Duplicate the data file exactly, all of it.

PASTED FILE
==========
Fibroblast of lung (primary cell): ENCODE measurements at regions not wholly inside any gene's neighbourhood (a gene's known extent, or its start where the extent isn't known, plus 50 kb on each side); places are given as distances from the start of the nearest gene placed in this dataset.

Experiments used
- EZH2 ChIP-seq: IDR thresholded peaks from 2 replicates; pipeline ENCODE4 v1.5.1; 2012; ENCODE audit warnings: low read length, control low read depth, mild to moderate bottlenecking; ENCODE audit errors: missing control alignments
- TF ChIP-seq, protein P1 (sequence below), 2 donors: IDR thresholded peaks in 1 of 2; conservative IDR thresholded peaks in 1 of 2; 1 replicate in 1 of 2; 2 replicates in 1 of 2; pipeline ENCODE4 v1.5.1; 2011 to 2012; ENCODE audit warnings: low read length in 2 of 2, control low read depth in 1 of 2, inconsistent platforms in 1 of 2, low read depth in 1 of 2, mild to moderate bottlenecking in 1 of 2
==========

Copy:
Fibroblast of lung (primary cell): ENCODE measurements at regions not wholly inside any gene's neighbourhood (a gene's known extent, or its start where the extent isn't known, plus 50 kb on each side); places are given as distances from the start of the nearest gene placed in this dataset.

Experiments used
- EZH2 ChIP-seq: IDR thresholded peaks from 2 replicates; pipeline ENCODE4 v1.5.1; 2012; ENCODE audit warnings: low read length, control low read depth, mild to moderate bottlenecking; ENCODE audit errors: missing control alignments
- TF ChIP-seq, protein P1 (sequence below), 2 donors: IDR thresholded peaks in 1 of 2; conservative IDR thresholded peaks in 1 of 2; 1 replicate in 1 of 2; 2 replicates in 1 of 2; pipeline ENCODE4 v1.5.1; 2011 to 2012; ENCODE audit warnings: low read length in 2 of 2, control low read depth in 1 of 2, inconsistent platforms in 1 of 2, low read depth in 1 of 2, mild to moderate bottlenecking in 1 of 2